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Please develop a webpage that tells us how the money we spend helps us in everyday life here on earth. What products have been commercialized using NASA developed technology. What areas are being worked on now that have applications in industry today?

Submitted by 2 years ago

Comments (15)

  1. I would love to see a section that highlights a different NASA spinoff technology/idea each day. You could even design a downloadable app similar to APOD. I truly believe that the majority of the people who complain that too much money is spent on NASA and space exploration in general (Congress included) would be more open to funding NASA missions if they were aware of the countless ideas and inventions we use everyday that actually came from such government funding. And it's not just everyday items either but many life-saving medical procedures and treatments (cancer treatments in particular) that have come directly and indirectly from NASA technology. Even if you have no concern about NASA's budget it is still interesting to know what amazing ideas have been inspired by space exploration.

    2 years ago
  2. Moderator
    2 years ago
    1. NASA may still have such a magazine. I was subscribed to it at one point and the magazine was very helpful to my ventures.

      2 years ago
  3. Show the world what $.004 pays for and why the public should care. Show the world how much return on investment .4% of the budget actually gives. NASA touches our lives everyday but most people have no idea how!

    2 years ago
    1. YES! The information is there, buried in back issues of SpinOff Magazine. And NASA is failing catastrophically to show it. Which is sad, because I wouldn't expect a budget increase until the general population has a way to understand it. The web is the perfect outlet to make that happen cheaply.

      2 years ago
  4. It's there, just not well advertised: http://spinoff.nasa.gov/

    2 years ago
  5. In a lot of cases, it seems like what people want is already available, just not accessible or well-known. We need to figure out a way to connect people to the resources that are already there.

    2 years ago
  6. Agree, make this simple and in people's face. As someone that does UX and conversion optimization for a living, that belongs right in a prime 'heat map' location on the homepage, distilled as simply as possible. I can't tell you how many people I've met that have said "has NASA really done anything good for us?". And looking at this web site, it's NASA's fault for people not knowing. Even as often as I come here, I've pulled very little out of those SpinOff Magazines. People don't have the time to dig through crap, but that's going to be what matters.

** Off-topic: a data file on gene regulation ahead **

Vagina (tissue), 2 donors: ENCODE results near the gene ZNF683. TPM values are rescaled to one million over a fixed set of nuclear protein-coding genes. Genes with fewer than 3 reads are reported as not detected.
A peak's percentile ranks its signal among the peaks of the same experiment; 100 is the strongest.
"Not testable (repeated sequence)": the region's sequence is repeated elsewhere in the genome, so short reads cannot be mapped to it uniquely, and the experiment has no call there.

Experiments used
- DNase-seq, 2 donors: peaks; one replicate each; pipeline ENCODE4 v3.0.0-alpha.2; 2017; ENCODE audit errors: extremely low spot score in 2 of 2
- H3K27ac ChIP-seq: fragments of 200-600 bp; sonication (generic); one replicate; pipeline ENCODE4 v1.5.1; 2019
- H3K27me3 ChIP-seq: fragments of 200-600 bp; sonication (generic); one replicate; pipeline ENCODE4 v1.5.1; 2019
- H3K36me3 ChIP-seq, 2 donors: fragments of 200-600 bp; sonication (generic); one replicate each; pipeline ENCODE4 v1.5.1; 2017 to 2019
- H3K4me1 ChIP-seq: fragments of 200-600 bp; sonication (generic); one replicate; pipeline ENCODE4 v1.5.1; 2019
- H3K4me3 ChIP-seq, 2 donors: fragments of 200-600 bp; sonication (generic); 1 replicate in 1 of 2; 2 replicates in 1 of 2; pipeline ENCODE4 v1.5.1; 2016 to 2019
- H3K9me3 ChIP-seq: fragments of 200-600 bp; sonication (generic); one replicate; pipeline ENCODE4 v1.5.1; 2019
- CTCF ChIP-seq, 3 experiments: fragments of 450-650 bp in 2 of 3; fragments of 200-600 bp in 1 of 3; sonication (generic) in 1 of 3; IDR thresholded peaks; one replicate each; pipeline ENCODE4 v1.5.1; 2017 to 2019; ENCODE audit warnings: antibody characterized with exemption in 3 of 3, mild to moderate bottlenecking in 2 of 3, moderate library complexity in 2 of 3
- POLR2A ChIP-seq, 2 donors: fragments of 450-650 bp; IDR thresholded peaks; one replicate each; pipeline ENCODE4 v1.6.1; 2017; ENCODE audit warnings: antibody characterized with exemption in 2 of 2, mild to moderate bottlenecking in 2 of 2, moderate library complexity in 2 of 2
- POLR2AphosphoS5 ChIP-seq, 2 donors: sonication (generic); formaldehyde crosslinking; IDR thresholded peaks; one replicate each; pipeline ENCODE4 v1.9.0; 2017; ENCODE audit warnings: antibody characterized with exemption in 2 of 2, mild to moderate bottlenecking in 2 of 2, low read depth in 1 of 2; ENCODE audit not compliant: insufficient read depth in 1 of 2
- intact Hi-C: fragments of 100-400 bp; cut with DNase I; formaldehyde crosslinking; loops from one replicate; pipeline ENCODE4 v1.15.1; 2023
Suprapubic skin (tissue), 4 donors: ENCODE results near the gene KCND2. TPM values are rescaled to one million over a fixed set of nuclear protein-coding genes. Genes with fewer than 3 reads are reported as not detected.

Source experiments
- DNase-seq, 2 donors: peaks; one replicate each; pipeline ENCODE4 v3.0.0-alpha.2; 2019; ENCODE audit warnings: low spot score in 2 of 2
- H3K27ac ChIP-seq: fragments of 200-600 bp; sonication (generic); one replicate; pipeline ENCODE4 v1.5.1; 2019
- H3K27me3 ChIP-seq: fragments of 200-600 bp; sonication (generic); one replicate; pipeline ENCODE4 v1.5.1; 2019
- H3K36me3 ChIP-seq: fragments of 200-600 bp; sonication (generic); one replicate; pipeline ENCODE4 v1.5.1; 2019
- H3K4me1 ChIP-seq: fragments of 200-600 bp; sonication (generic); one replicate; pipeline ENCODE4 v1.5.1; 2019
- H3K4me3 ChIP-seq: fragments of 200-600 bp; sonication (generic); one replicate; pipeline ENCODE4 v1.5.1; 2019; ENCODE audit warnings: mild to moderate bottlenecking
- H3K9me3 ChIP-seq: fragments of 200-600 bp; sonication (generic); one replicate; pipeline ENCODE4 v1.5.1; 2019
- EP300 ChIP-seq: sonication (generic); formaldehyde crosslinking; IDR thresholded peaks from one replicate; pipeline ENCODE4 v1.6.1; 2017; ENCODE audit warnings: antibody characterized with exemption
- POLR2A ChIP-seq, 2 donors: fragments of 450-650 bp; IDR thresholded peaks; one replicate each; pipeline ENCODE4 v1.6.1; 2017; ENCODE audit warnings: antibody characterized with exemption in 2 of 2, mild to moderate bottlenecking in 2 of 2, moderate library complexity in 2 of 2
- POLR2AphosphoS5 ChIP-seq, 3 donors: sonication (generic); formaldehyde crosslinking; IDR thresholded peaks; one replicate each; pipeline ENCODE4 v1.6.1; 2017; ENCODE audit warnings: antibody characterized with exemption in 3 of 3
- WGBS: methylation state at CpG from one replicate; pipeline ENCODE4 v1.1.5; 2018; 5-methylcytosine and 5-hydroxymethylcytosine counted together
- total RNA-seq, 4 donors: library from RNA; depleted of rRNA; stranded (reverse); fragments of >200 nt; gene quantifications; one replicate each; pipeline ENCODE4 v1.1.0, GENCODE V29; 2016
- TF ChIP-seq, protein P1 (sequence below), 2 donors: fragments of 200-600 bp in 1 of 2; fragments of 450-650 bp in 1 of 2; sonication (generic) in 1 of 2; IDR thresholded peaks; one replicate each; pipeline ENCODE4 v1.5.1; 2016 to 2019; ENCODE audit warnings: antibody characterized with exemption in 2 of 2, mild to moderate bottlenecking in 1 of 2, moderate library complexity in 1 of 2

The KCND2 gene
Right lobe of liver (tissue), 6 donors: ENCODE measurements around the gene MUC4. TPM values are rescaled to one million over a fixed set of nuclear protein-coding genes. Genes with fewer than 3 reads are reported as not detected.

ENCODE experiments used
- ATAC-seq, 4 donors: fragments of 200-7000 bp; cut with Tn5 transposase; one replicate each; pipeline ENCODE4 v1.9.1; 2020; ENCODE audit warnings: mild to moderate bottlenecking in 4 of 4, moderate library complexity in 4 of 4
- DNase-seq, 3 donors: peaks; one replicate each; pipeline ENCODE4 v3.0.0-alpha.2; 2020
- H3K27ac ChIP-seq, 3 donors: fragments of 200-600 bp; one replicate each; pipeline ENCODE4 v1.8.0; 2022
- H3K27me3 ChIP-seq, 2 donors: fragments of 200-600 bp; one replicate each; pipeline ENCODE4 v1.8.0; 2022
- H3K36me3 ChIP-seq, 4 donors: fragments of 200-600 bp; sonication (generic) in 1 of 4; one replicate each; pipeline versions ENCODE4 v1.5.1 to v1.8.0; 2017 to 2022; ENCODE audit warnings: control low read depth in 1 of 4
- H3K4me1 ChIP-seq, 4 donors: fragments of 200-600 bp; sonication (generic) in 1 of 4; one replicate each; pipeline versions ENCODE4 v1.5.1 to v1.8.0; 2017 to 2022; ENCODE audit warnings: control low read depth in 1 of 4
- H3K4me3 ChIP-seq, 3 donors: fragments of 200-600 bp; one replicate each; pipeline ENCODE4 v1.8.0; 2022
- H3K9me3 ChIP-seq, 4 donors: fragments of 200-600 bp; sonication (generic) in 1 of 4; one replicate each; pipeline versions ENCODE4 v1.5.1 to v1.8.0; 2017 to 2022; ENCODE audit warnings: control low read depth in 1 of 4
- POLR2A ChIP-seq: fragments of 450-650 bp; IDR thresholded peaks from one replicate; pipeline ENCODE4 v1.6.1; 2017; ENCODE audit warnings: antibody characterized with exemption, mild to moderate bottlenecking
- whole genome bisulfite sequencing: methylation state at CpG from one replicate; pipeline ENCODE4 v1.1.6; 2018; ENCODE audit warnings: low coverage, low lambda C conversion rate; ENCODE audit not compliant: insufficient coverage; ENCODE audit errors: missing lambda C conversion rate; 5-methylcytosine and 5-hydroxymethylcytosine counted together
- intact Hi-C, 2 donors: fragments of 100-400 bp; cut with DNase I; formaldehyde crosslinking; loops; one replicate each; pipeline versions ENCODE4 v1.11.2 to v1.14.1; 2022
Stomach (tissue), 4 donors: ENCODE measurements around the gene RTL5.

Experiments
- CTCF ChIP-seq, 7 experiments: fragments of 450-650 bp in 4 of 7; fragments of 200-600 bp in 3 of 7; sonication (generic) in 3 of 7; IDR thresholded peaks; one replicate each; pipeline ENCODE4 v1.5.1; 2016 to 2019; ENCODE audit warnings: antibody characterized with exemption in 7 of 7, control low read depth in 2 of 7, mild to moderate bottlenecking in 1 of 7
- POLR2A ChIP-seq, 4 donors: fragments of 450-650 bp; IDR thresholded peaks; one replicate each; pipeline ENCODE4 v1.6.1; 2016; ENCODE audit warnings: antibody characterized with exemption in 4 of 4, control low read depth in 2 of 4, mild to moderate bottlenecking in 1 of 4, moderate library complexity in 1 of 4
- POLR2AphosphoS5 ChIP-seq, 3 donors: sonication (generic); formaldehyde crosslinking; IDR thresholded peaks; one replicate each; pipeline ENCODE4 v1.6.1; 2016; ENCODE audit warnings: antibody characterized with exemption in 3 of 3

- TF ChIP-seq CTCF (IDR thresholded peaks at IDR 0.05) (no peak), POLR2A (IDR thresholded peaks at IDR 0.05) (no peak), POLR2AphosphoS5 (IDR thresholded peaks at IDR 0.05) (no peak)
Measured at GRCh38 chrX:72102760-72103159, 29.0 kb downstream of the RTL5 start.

2 years ago
  7. A separate server system for spinoffs may be a better idea since the information could be easily retrieved but leave the space science and spaceflight related data on the main NASA site, WWW.NASA.GOV.

    2 years ago
  8. Instead of just showing articles of spinoffs, there should be a spinoff tree, then anyone could click on a specific spinoff an view more information about it. NASA could have a timeline bar on the homepage to show when the spinoffs started to take shape.

    2 years ago
  9. Add a page, with filters, having all the inventions that come from NASA technology that has developed over the years.

    This will show people the real importance of NASA


    Gagarin SepĂșlveda


    2 years ago
    1. In NASA's History File a section for inventions would be a good idea. Just pick a project, IE: Mercury, Gemini and etc. and see what inventions came from the project as a short example note of where it is used today. EX: APOLLO -- A.T.O.L. -- this gave us electronic computers back on generation one. Gemini was electronic/mechanical if I remember correctly.

      2 years ago
  10. Educating the general public about all that NASA research has done for us is a step toward better funding for NASA.

    2 years ago
  11. This has been a weak concept at NASA for decades. The reasons are many, but basically they hinge around the (lack of) cost/benefit analysis. No hard-nosed business person will be much convinced that Velcro, Teflon and Scotchguard ... if I remember the items correctly ... were best developed or exploited by an organization like NASA. I.e., it's not compelling to argue that because penicillin was discovered growing mold, that we should put funding into growing mold.

    To my mind, even as a teen, this was more a "smoke and mirrors" argument whose merit was difficult for the public to gauge.

    To be very pointed about the speciousness of the argument, if something very bad was accidentally discovered in the course of research, by this logic, should the research be stopped?

    There's a difference between a project that successfully meets its cost/benefit objectives, and a project that just creates results by accident. Accidental results can happen anywhere.

    2 years ago
  12. Unfortunately money is always going to be a problem, especially when people of the Earth prefer to make war with it than spend it on science. I believe that after Curiosity proves that there was indeed an extraterrestrial civilization, superior in intellect and much more technologically advance that us on Earth, money should never be a problem again. In fact, the research and discoveries that will be made on the planet Mars should unite the entire world in one direction...Mars,the study of it, and why it died.

    2 years ago

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